September 24, 2020

UEFA President Michel Platini says refs must stop games over racism


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UEFA President Michel Platini

A BBC Panorama programme highlighted incidents of racism at stadiums in Poland and Ukraine, who will co-host Euro 2012.

“Referees can finish the game. They have this power in case of racism,” Platini told the BBC’s David Bond.

“That is, I think, the best way to protect the game against racism.”

Platini dismissed suggestions that his reputation would be tarnished if there was racial abuse at Euro 2012.

“My reputation because there are racists in Poland and Ukraine – are you joking? You think I am responsible for the racists in the rest of Europe or in England or in France?” he said

“My responsibility is not to do nothing – and we have done a lot to change the rules, to change the regulations, to help ‘You’re Fair’ and ‘Never Again’.  We help them, we do a lot for racism – but I am not responsible for society.

“The society is not so easy. You have some problems and we have to organise these Euros from the beginning with some problems because these two countries never welcome so big an event in the past.

“It was a big challenge for Poland, big challenge for Ukraine, a big challenge for Uefa – and we have done our best.

Asked about the footage shown in Panorama’s documentary, he said: “We are shocked about racists but we are trying to do something; we have to fight against that.

“I feel bad. Of course I feel bad because I am not a racist.”

Platini insists officials will book any player who walks off the pitch without permission – even if they are a victim of racial abuse.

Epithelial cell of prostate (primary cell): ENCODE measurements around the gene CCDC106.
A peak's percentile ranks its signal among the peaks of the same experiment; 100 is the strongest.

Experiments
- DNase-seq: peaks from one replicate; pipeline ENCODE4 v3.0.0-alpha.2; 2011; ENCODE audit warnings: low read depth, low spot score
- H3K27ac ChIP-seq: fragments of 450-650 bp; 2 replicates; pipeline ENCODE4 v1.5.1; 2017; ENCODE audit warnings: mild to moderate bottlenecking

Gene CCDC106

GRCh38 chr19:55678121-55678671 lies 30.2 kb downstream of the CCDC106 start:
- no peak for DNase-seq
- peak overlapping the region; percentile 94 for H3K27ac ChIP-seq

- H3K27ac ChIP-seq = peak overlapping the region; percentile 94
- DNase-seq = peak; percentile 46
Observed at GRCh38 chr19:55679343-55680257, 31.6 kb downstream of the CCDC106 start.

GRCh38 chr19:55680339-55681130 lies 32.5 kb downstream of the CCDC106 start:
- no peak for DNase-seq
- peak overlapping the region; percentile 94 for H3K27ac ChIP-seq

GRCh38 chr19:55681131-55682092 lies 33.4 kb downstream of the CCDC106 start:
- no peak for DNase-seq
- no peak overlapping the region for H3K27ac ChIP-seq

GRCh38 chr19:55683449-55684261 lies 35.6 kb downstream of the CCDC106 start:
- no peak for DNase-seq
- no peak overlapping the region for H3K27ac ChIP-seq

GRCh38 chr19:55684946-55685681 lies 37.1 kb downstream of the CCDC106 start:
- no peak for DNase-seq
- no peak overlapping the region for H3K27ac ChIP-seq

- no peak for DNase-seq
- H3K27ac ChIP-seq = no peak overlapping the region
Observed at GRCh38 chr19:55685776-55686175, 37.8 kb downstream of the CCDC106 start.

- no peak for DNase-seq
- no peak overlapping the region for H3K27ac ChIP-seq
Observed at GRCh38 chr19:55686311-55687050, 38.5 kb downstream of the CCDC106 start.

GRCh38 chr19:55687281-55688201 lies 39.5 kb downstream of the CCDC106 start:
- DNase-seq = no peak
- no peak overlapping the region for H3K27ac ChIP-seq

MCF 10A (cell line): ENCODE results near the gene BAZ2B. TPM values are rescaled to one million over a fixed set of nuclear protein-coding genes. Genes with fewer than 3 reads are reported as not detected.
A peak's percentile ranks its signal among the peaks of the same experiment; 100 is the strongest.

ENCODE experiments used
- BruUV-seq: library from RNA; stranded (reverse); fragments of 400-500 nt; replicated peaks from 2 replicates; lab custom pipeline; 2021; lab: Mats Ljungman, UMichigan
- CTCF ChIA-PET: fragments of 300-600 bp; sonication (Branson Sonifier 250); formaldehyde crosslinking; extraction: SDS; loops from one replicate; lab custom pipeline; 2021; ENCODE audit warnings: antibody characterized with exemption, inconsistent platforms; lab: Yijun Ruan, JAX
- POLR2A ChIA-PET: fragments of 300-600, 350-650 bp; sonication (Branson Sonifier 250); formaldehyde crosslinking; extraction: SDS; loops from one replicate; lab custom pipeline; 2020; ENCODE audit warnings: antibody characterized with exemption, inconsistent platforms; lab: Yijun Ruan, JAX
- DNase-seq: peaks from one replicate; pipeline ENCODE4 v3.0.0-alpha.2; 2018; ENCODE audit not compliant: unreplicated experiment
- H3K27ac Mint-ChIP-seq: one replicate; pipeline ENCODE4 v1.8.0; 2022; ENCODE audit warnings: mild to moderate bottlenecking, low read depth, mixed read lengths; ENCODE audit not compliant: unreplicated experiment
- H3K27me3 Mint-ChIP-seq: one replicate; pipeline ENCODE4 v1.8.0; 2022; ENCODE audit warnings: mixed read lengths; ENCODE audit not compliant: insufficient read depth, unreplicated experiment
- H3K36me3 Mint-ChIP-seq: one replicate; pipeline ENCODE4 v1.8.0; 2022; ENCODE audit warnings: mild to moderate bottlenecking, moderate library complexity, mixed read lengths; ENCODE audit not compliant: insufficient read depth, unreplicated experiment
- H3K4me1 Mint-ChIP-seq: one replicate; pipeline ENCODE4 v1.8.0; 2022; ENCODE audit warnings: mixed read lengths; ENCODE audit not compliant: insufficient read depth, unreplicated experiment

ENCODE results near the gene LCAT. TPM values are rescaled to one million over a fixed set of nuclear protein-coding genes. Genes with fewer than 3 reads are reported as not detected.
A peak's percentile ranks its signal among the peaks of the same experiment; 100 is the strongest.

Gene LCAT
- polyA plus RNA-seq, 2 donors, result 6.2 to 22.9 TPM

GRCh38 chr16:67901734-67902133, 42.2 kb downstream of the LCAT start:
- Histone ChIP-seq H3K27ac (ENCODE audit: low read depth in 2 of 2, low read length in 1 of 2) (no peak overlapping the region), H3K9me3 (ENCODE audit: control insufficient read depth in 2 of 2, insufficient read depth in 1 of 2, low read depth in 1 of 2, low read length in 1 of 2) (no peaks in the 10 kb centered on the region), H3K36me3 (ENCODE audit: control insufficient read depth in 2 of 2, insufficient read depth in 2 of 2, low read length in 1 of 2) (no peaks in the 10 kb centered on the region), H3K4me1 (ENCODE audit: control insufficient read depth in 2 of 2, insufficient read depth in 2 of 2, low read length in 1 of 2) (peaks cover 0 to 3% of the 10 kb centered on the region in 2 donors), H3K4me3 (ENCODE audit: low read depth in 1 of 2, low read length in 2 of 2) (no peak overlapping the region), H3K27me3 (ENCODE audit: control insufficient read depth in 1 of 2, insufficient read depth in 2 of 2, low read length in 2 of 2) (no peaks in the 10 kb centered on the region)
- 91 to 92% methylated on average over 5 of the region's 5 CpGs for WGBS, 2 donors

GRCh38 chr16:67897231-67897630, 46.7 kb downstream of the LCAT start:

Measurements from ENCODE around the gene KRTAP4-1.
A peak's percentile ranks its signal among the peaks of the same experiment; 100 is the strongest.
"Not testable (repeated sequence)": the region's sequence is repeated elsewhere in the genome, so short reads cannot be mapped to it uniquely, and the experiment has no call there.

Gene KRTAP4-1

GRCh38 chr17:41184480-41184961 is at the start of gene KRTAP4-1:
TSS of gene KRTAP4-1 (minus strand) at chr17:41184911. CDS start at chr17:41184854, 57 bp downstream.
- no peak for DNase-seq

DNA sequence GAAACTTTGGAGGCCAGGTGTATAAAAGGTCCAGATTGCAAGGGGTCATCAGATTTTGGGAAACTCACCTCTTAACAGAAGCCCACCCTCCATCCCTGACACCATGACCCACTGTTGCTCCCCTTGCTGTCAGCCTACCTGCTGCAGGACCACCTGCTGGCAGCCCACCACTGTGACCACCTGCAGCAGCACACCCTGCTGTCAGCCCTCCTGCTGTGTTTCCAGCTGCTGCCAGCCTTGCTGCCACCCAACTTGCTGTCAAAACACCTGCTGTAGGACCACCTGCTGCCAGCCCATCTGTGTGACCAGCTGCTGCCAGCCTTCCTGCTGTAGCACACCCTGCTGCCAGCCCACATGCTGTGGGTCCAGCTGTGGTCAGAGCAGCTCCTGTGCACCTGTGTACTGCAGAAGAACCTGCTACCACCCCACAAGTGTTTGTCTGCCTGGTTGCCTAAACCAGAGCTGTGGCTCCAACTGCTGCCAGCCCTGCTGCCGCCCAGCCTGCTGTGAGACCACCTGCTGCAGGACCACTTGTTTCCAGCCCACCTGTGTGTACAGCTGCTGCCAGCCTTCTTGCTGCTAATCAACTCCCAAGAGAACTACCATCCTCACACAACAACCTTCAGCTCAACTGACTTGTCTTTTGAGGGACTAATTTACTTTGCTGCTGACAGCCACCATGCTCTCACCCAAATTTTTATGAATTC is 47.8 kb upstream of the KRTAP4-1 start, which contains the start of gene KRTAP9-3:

The clarification comes after Manchester City and Italy striker Mario Balotelli threatened to walk off the pitch if he believed he was a victim.

Platini said: “It’s a yellow card. It’s not a player – Mr Balotelli – who’s in charge of refereeing. It’s the referee who takes these decisions.

“So the referee has been given advice and he can stop the game if there are problems.”

The 56-year-old also insisted the issue of racism is one that extends far beyond the two host nations of Euro 2012.

Platini, who has been Uefa president since January 2007, said: “If you want to have a programme on racism you can go everywhere now because there is an increase in the nationalists in many, many countries. It is not just a fact only in Poland and Ukraine.

“You can go in France, United States, in England and you will find the problem of racism. You have more nationalists in many, many countries in east of Europe – that is true.”

The UEFA president has previously criticised the host nations, describing Ukrainian hoteliers as “bandits” for the rising cost of accommodation and bemoaning the quality of pitches in Poland.

The Ukrainian president, Viktor Yanukovych, has downplayed fears over racist attacks in Ukraine, saying hooligans were known to the authorities and security services “will be watching all the matches closely”.

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